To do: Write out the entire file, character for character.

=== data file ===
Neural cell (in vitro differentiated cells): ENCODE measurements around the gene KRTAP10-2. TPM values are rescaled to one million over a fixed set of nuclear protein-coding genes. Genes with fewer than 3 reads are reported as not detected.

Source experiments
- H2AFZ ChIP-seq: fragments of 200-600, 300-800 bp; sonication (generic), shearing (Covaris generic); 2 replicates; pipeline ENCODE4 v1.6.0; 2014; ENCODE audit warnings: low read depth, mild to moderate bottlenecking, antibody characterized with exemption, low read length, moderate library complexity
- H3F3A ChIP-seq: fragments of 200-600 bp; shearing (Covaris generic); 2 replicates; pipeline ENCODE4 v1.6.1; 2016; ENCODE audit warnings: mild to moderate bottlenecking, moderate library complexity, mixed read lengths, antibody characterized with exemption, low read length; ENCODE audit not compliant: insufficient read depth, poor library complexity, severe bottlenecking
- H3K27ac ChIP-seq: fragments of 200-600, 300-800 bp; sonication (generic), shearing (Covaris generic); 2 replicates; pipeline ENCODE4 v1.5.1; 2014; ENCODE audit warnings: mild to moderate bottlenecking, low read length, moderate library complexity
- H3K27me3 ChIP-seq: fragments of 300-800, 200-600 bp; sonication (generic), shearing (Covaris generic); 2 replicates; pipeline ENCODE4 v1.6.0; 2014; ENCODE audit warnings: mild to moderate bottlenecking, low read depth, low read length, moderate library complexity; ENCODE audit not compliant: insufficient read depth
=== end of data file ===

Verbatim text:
Neural cell (in vitro differentiated cells): ENCODE measurements around the gene KRTAP10-2. TPM values are rescaled to one million over a fixed set of nuclear protein-coding genes. Genes with fewer than 3 reads are reported as not detected.

Source experiments
- H2AFZ ChIP-seq: fragments of 200-600, 300-800 bp; sonication (generic), shearing (Covaris generic); 2 replicates; pipeline ENCODE4 v1.6.0; 2014; ENCODE audit warnings: low read depth, mild to moderate bottlenecking, antibody characterized with exemption, low read length, moderate library complexity
- H3F3A ChIP-seq: fragments of 200-600 bp; shearing (Covaris generic); 2 replicates; pipeline ENCODE4 v1.6.1; 2016; ENCODE audit warnings: mild to moderate bottlenecking, moderate library complexity, mixed read lengths, antibody characterized with exemption, low read length; ENCODE audit not compliant: insufficient read depth, poor library complexity, severe bottlenecking
- H3K27ac ChIP-seq: fragments of 200-600, 300-800 bp; sonication (generic), shearing (Covaris generic); 2 replicates; pipeline ENCODE4 v1.5.1; 2014; ENCODE audit warnings: mild to moderate bottlenecking, low read length, moderate library complexity
- H3K27me3 ChIP-seq: fragments of 300-800, 200-600 bp; sonication (generic), shearing (Covaris generic); 2 replicates; pipeline ENCODE4 v1.6.0; 2014; ENCODE audit warnings: mild to moderate bottlenecking, low read depth, low read length, moderate library complexity; ENCODE audit not compliant: insufficient read depth